Film Review: Jane Eyre (2011)

| 11 August , 2011 | Reply

Directed By: Cary Fukunaga
Staring: Mia Wasikowska, Michael Fassbender, Jamie Bell, and Judi Dench
Sassi\’s star rating: 4/5

It was with a mixture of eagerness and anticipation that I first approached this film. Like many of you, Jane Eyre is a novel I\’ve always held close. I poured over its pages during high school, studied it diligently during university, and have spent many a rainy day since then acquainting myself with the dozens of film reincarnations. I can honestly say that Cary Fukunaga\’s 2011 Jane Eyre is one of the stand-outs.

Jane Eyre follows Charlotte Bronte\’s famous 1847 gothic novel of the same name. It tells of a young orphan, Jane (Wasikowska), who is cast aside from the care of her cruel aunt (Sally Hawkins) and sent away to a draconian college to gain an education. After nearly a decade at school, Jane accepts a position as governess of a young ward at the enigmatic Mr Rochester\’s (Michael Fassbender) Thornfield Estate. As Jane\’s friendship with the much older Rochester grows, so too do her feelings for him. But it soon becomes apparent that there is more then one reason why a union with her dark and brooding master would be a very bad idea.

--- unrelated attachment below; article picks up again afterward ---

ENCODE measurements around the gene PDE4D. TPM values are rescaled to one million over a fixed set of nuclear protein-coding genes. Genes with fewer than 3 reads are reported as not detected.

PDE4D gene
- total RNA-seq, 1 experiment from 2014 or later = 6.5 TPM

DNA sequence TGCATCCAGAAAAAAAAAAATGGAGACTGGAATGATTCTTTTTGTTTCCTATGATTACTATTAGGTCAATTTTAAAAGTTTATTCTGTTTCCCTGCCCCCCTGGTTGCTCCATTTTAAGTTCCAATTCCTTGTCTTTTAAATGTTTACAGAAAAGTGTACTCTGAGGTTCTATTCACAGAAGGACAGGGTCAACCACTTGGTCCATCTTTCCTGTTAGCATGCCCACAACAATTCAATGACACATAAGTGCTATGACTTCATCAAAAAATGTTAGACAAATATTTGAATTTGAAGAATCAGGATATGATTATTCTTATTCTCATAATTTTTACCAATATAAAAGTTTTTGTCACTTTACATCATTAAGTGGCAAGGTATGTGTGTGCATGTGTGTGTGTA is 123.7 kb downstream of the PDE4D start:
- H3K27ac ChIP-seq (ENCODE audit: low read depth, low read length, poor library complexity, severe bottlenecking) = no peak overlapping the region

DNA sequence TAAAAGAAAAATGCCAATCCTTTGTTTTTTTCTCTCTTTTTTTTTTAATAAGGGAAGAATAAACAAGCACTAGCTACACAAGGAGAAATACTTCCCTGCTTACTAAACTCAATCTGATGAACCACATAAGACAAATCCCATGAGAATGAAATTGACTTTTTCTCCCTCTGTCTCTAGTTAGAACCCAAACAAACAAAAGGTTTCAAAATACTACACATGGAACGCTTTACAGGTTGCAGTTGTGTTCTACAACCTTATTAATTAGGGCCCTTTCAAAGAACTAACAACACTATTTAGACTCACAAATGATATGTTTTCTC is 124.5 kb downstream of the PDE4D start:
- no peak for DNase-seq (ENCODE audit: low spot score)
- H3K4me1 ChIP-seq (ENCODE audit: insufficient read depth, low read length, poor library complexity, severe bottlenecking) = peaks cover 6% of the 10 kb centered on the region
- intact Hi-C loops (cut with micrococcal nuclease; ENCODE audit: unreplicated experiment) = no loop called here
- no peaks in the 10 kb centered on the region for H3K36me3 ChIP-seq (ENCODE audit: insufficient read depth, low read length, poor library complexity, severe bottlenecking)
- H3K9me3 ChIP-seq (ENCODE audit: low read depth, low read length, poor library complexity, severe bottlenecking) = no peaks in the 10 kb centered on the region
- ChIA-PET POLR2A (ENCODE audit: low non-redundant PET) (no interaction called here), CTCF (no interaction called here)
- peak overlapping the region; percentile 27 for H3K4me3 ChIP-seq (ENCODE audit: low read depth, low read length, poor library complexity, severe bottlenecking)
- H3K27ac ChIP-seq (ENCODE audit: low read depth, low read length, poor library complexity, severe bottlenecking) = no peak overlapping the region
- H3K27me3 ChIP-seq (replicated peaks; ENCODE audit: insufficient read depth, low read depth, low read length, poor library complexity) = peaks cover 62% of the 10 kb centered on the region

Director of 2009\’s much-applauded Sin Nombre, Fukunaga has brought a darker vibe to his adaptation of the literary classic. He promised that he would be amplifying the gothic elements of the text and he succeeds in doing so without detracting from the intense romance. What results is a tangle of tangible romantic and sexual tension with moral duty; all captured through the eerie lens of masterful Director of Photography Adriano Goldman.

Young Australian starlet, Mia Wasikowska, does not buckle in her stoic performance of this persisting feminist icon. Stripped back and muted, she shows supreme talent in gently seeping Jane\’s more agreeable aspects through her austere veneer. While 2011\’s Jane is more restrained than some past imaginings, she is still in essence the Jane that many generations have come to love—in control, independent, and above all free thinking.


Wasikowska is matched superbly by the German born Michael Fassbender, who excels in his performance of a Byronic hero, offering an ideal mix of danger, passion, and control. Quite the act considering the string of Rochester\’s who have come before him (including notably Orson Wells).There are also secondary performances that shine, including Jamie Bell (the now grown up Billy Elliot) as St John and Judi Dench in her usual best as the housekeeper Mrs Fairfax.


At two hours long, Jane Eyre feels both perfectly timed and well paced but purists will likely bemoan the exclusion of certain details. For devotees and for those new to the story alike, Jane Eyre is a film worth watching. Brimming with excellent performances, enchanting cinematography, the right amount of romance, and even a few scares—there is a lot to keep you entertained.

Jane Eyre is in cinemas now.


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